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The UK Is Closer To Making Its Brexit. Here's How It Got There.

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The UK Is Closer To Making Its Brexit. Here's How It Got There.
The rise of nationalism across Europe echoes a trend in the U.S.

"Should the United Kingdom remain a member of the European Union or leave the European Union?" In summer 2016, British citizens had to answer the question.

And 51.9 percent voted for a British exit. Brexit's economic fallout was immediate and ongoing; the pound dropped 10 percent right away. In the following years, the economy shrank by nearly 2 percent. Experts say the "Brexit" effect will keep compounding for now. Isolated Ireland could feel the worst of it, as could major trade partners like Germany.

So what happened? First, the feeling of a lack of control economically. A sense the European Union had failed to fix issues stemming from the 2008 financial crisis. The Eurozone still had record high unemployment of 12 percent in 2013.

The other part: U.K. citizens feeling a loss of cultural and national identity due to an influx of immigrants. A 2013 survey found 77 percent wanted less immigration.The EU prevents member countries from making certain decisions on their own, including immigration limits.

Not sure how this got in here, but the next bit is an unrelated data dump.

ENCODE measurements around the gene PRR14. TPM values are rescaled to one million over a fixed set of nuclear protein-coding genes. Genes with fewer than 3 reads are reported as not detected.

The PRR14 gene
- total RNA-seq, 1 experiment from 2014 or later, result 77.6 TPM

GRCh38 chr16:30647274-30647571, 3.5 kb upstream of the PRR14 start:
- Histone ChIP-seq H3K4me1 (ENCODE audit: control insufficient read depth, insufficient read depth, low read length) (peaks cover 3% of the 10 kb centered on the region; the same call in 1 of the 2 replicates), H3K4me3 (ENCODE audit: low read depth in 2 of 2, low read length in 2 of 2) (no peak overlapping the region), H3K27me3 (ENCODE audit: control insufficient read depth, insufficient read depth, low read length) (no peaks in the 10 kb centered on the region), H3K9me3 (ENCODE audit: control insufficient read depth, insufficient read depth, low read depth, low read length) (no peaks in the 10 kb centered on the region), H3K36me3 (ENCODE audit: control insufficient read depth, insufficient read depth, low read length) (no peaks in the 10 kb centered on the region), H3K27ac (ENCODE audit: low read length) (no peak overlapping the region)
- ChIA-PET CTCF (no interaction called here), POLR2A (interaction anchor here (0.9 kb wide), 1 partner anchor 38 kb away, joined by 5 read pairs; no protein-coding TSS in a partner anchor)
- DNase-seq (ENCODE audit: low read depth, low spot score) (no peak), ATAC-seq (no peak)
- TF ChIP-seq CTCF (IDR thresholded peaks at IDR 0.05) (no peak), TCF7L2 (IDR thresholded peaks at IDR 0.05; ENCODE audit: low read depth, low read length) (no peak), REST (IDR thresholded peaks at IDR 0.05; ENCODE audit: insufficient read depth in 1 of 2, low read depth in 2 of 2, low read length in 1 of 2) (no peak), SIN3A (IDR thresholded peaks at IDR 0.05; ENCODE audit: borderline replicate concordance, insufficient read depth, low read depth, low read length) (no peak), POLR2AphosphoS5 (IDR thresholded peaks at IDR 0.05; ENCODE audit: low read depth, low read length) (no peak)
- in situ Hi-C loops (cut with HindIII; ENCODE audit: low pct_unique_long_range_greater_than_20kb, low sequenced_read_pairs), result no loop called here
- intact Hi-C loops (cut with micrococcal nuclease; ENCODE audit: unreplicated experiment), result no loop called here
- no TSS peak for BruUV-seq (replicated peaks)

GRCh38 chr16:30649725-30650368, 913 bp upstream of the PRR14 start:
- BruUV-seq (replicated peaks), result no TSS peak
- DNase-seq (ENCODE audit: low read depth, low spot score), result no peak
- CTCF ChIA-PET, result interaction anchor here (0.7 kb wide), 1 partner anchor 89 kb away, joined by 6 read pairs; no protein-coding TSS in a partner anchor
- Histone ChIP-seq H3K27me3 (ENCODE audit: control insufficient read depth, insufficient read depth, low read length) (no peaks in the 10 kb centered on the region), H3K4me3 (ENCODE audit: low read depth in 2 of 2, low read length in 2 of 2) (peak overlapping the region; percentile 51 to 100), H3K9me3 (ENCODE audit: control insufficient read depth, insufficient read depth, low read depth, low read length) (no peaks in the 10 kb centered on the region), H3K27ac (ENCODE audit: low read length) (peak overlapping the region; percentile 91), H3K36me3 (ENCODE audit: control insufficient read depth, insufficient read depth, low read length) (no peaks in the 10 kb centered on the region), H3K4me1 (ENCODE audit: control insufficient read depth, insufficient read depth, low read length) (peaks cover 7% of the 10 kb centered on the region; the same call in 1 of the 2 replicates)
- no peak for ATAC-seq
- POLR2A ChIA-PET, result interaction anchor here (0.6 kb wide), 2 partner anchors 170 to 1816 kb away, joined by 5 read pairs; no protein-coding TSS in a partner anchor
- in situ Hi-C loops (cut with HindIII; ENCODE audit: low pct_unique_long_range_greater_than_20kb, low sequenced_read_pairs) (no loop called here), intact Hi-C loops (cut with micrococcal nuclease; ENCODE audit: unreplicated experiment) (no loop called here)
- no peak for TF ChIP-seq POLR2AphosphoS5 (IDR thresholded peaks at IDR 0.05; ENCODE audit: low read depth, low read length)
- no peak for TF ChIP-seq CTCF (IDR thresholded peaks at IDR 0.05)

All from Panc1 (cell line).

But this wasn't a perfectly partisan issue. Some key supporters of the "leave" campaign: Boris Johnson, former London mayor and conservative; and a leader of the other party, the Labour Party, Kate Hoey.

"Remain" voters said leaving the EU would be an economic disaster. Their argument: the U.K. and all member states benefit from open borders and the free movement of goods and people. It's one of the strongest economic areas of the world. Conservative Prime Minister David Cameron was firmly "remain."

But to satisfy supporters in 2013, he called for a renegotiation with the EU, then promised he would schedule a referendum on EU membership by the end of 2017. This pleased some people, but it was risky. When Cameron's Conservative Party, known as the Tories, won a majority in Parliament in 2015, he kept his promise.

The vote was scheduled for June 23, 2016. A record number of people registered to cast their ballot — more than 46 million. The results were unexpected. Prime Minister Cameron announced his resignation the next day.